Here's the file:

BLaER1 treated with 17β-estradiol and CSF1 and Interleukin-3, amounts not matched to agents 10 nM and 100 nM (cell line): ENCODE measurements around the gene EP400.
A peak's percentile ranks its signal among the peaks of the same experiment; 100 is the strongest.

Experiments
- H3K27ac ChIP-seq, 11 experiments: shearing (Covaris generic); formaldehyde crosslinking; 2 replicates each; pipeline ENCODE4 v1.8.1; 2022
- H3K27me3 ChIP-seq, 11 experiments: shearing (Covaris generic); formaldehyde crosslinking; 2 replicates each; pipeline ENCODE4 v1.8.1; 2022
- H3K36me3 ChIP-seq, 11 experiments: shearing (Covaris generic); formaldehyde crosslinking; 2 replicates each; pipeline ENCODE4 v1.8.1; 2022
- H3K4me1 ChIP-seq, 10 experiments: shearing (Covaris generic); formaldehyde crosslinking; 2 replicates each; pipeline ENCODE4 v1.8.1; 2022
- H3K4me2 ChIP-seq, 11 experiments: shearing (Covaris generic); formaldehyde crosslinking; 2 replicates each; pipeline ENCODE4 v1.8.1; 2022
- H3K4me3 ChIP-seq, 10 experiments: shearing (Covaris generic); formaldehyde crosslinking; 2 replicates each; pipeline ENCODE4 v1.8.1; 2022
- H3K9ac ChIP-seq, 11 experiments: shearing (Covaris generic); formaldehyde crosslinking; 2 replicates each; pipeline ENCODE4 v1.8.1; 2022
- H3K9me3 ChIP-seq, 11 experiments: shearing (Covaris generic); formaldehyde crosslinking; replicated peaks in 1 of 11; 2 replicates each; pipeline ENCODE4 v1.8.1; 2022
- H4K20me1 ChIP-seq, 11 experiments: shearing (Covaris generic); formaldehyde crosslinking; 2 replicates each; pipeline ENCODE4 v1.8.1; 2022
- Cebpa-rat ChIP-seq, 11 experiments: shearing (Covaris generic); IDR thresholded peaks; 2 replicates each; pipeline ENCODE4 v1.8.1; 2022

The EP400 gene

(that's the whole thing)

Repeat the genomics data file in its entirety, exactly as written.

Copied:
BLaER1 treated with 17β-estradiol and CSF1 and Interleukin-3, amounts not matched to agents 10 nM and 100 nM (cell line): ENCODE measurements around the gene EP400.
A peak's percentile ranks its signal among the peaks of the same experiment; 100 is the strongest.

Experiments
- H3K27ac ChIP-seq, 11 experiments: shearing (Covaris generic); formaldehyde crosslinking; 2 replicates each; pipeline ENCODE4 v1.8.1; 2022
- H3K27me3 ChIP-seq, 11 experiments: shearing (Covaris generic); formaldehyde crosslinking; 2 replicates each; pipeline ENCODE4 v1.8.1; 2022
- H3K36me3 ChIP-seq, 11 experiments: shearing (Covaris generic); formaldehyde crosslinking; 2 replicates each; pipeline ENCODE4 v1.8.1; 2022
- H3K4me1 ChIP-seq, 10 experiments: shearing (Covaris generic); formaldehyde crosslinking; 2 replicates each; pipeline ENCODE4 v1.8.1; 2022
- H3K4me2 ChIP-seq, 11 experiments: shearing (Covaris generic); formaldehyde crosslinking; 2 replicates each; pipeline ENCODE4 v1.8.1; 2022
- H3K4me3 ChIP-seq, 10 experiments: shearing (Covaris generic); formaldehyde crosslinking; 2 replicates each; pipeline ENCODE4 v1.8.1; 2022
- H3K9ac ChIP-seq, 11 experiments: shearing (Covaris generic); formaldehyde crosslinking; 2 replicates each; pipeline ENCODE4 v1.8.1; 2022
- H3K9me3 ChIP-seq, 11 experiments: shearing (Covaris generic); formaldehyde crosslinking; replicated peaks in 1 of 11; 2 replicates each; pipeline ENCODE4 v1.8.1; 2022
- H4K20me1 ChIP-seq, 11 experiments: shearing (Covaris generic); formaldehyde crosslinking; 2 replicates each; pipeline ENCODE4 v1.8.1; 2022
- Cebpa-rat ChIP-seq, 11 experiments: shearing (Covaris generic); IDR thresholded peaks; 2 replicates each; pipeline ENCODE4 v1.8.1; 2022

The EP400 gene